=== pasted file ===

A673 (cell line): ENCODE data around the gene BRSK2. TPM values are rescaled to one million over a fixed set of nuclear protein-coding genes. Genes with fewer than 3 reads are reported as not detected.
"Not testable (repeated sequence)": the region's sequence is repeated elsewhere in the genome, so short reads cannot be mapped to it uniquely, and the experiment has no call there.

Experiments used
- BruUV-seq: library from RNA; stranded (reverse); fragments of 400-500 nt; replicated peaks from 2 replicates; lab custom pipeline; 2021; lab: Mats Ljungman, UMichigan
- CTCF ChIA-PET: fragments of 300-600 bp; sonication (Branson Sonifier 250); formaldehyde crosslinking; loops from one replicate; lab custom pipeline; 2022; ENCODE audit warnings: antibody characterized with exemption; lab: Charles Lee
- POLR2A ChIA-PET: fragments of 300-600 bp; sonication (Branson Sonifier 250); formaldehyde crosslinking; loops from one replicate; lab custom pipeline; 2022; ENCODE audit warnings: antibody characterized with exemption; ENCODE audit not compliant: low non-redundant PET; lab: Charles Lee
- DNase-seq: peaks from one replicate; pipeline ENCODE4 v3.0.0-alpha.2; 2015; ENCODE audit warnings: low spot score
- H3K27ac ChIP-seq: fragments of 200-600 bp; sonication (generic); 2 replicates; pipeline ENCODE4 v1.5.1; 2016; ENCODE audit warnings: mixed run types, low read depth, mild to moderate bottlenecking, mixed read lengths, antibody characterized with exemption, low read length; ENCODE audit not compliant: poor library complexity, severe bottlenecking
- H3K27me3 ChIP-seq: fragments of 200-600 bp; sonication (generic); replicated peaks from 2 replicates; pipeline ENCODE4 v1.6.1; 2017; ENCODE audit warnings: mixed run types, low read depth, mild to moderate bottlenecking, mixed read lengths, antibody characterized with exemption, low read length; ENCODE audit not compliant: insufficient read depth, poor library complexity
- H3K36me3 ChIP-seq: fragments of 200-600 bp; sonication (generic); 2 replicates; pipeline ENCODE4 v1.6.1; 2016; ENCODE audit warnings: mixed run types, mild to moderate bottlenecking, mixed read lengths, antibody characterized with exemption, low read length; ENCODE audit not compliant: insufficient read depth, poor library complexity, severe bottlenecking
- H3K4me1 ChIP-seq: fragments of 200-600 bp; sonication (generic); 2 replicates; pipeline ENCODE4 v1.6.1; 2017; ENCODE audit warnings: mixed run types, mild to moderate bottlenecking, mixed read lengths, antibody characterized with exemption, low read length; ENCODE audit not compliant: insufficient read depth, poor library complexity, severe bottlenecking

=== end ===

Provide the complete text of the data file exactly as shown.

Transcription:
A673 (cell line): ENCODE data around the gene BRSK2. TPM values are rescaled to one million over a fixed set of nuclear protein-coding genes. Genes with fewer than 3 reads are reported as not detected.
"Not testable (repeated sequence)": the region's sequence is repeated elsewhere in the genome, so short reads cannot be mapped to it uniquely, and the experiment has no call there.

Experiments used
- BruUV-seq: library from RNA; stranded (reverse); fragments of 400-500 nt; replicated peaks from 2 replicates; lab custom pipeline; 2021; lab: Mats Ljungman, UMichigan
- CTCF ChIA-PET: fragments of 300-600 bp; sonication (Branson Sonifier 250); formaldehyde crosslinking; loops from one replicate; lab custom pipeline; 2022; ENCODE audit warnings: antibody characterized with exemption; lab: Charles Lee
- POLR2A ChIA-PET: fragments of 300-600 bp; sonication (Branson Sonifier 250); formaldehyde crosslinking; loops from one replicate; lab custom pipeline; 2022; ENCODE audit warnings: antibody characterized with exemption; ENCODE audit not compliant: low non-redundant PET; lab: Charles Lee
- DNase-seq: peaks from one replicate; pipeline ENCODE4 v3.0.0-alpha.2; 2015; ENCODE audit warnings: low spot score
- H3K27ac ChIP-seq: fragments of 200-600 bp; sonication (generic); 2 replicates; pipeline ENCODE4 v1.5.1; 2016; ENCODE audit warnings: mixed run types, low read depth, mild to moderate bottlenecking, mixed read lengths, antibody characterized with exemption, low read length; ENCODE audit not compliant: poor library complexity, severe bottlenecking
- H3K27me3 ChIP-seq: fragments of 200-600 bp; sonication (generic); replicated peaks from 2 replicates; pipeline ENCODE4 v1.6.1; 2017; ENCODE audit warnings: mixed run types, low read depth, mild to moderate bottlenecking, mixed read lengths, antibody characterized with exemption, low read length; ENCODE audit not compliant: insufficient read depth, poor library complexity
- H3K36me3 ChIP-seq: fragments of 200-600 bp; sonication (generic); 2 replicates; pipeline ENCODE4 v1.6.1; 2016; ENCODE audit warnings: mixed run types, mild to moderate bottlenecking, mixed read lengths, antibody characterized with exemption, low read length; ENCODE audit not compliant: insufficient read depth, poor library complexity, severe bottlenecking
- H3K4me1 ChIP-seq: fragments of 200-600 bp; sonication (generic); 2 replicates; pipeline ENCODE4 v1.6.1; 2017; ENCODE audit warnings: mixed run types, mild to moderate bottlenecking, mixed read lengths, antibody characterized with exemption, low read length; ENCODE audit not compliant: insufficient read depth, poor library complexity, severe bottlenecking